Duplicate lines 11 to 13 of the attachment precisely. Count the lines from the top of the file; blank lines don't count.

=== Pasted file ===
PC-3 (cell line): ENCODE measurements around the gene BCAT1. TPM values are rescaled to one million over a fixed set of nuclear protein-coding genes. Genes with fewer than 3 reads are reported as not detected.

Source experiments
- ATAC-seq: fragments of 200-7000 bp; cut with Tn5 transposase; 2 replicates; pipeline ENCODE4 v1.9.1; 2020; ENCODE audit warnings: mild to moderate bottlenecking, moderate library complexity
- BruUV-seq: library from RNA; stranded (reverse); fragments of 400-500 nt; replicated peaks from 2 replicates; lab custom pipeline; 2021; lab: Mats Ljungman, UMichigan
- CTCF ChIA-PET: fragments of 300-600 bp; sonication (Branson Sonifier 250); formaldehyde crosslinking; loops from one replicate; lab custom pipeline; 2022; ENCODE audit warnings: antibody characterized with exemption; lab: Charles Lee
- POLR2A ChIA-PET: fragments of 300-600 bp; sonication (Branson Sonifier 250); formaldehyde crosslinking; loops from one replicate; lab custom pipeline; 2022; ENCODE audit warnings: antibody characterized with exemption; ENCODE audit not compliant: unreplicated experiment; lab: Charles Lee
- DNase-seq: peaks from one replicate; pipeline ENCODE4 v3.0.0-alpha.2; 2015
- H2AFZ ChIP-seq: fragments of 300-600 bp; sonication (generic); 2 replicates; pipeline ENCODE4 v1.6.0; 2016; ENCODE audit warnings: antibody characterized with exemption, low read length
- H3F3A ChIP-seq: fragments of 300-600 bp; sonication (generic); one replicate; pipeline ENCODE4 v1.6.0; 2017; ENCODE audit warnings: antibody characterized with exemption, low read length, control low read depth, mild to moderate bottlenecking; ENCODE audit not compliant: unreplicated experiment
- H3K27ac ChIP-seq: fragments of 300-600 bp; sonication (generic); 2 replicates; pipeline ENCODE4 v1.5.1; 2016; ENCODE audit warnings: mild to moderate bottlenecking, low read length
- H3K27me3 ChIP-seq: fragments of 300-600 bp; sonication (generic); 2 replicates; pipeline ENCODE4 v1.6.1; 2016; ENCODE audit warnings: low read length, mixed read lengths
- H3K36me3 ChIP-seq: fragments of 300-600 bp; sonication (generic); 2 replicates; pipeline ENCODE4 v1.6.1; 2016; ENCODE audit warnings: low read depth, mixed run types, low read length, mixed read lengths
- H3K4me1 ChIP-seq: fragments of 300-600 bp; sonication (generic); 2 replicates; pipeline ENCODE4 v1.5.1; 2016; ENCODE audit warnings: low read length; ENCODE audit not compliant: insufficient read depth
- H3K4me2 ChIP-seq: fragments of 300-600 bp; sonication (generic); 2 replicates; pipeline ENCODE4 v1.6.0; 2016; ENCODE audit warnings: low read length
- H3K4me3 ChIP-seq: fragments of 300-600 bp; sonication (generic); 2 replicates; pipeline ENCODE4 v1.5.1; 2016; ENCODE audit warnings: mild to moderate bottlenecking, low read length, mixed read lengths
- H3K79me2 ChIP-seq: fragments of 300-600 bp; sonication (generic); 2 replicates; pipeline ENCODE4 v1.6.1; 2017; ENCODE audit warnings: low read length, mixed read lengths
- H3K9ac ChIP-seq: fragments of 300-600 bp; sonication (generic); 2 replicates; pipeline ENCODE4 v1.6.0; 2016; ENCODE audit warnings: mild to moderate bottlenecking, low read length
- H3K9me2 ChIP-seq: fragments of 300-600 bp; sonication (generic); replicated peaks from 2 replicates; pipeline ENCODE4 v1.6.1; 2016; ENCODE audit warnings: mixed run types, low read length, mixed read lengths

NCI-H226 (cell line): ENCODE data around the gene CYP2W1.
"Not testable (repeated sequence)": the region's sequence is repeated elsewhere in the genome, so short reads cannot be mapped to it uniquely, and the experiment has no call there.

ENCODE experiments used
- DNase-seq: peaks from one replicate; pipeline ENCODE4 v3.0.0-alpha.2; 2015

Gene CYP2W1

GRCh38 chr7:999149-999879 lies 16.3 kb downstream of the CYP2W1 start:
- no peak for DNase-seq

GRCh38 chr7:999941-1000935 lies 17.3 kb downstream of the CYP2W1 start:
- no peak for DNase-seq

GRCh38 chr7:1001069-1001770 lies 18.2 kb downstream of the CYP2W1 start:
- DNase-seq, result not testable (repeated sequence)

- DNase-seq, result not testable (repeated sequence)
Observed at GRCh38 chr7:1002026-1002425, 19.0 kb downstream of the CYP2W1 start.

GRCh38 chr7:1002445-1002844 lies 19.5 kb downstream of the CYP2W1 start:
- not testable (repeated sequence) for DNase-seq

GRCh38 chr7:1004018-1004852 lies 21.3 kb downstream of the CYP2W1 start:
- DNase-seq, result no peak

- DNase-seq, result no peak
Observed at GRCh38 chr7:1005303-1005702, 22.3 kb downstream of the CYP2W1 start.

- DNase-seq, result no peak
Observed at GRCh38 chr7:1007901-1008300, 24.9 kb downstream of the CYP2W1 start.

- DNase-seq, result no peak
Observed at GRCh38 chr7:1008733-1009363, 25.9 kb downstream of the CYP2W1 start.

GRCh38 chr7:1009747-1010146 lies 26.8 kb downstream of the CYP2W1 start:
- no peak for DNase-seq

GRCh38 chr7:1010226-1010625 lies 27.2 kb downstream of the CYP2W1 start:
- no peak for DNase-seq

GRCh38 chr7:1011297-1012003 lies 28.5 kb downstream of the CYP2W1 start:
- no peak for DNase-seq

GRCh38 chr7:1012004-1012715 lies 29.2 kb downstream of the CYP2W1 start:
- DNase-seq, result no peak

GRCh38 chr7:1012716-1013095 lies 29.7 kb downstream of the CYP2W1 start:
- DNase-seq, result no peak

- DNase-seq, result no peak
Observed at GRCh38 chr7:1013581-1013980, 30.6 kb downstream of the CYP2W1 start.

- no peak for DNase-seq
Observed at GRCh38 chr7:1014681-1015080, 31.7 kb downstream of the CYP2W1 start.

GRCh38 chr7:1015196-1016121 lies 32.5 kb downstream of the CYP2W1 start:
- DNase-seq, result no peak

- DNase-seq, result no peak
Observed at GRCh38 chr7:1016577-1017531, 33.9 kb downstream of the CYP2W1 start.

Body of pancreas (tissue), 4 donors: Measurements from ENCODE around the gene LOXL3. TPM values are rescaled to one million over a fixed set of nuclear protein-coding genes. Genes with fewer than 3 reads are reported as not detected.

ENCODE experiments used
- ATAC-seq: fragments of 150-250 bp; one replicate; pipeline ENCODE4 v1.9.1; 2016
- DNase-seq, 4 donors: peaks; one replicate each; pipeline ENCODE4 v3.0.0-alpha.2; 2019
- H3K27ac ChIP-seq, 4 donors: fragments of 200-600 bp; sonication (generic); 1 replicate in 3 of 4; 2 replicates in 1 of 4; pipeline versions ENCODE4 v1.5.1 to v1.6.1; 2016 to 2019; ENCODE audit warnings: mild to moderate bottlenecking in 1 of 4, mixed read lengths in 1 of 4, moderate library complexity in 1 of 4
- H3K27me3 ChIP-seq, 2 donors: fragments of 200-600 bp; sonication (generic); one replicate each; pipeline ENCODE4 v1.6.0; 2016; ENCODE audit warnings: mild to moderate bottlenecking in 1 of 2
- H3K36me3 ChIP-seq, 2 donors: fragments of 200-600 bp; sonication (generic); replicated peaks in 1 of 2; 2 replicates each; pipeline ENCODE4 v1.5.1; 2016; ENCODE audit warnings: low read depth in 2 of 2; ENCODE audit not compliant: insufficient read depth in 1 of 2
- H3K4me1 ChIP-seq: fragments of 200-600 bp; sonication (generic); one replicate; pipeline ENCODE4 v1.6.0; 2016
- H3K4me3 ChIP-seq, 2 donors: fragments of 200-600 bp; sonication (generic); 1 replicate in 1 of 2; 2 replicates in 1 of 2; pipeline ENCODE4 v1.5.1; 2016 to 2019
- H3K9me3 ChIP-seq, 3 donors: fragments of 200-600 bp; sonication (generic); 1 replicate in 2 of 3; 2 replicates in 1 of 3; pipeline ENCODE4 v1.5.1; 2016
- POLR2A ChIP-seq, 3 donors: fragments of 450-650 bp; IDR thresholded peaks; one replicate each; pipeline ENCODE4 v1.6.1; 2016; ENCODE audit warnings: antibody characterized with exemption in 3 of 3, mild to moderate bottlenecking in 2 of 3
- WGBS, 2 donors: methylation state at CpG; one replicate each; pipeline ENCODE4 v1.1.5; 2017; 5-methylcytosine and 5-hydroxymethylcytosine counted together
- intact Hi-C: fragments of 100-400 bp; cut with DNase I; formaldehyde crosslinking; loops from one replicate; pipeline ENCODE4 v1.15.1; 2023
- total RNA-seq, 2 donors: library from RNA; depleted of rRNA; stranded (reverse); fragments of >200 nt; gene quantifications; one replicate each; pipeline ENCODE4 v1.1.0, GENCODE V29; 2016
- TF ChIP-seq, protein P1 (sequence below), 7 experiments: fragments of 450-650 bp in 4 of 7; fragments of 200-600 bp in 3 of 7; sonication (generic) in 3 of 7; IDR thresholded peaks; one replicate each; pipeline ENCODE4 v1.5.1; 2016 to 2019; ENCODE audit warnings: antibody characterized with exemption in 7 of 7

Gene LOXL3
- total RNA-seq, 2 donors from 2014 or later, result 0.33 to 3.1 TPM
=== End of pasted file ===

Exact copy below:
- H3K27me3 ChIP-seq: fragments of 300-600 bp; sonication (generic); 2 replicates; pipeline ENCODE4 v1.6.1; 2016; ENCODE audit warnings: low read length, mixed read lengths
- H3K36me3 ChIP-seq: fragments of 300-600 bp; sonication (generic); 2 replicates; pipeline ENCODE4 v1.6.1; 2016; ENCODE audit warnings: low read depth, mixed run types, low read length, mixed read lengths
- H3K4me1 ChIP-seq: fragments of 300-600 bp; sonication (generic); 2 replicates; pipeline ENCODE4 v1.5.1; 2016; ENCODE audit warnings: low read length; ENCODE audit not compliant: insufficient read depth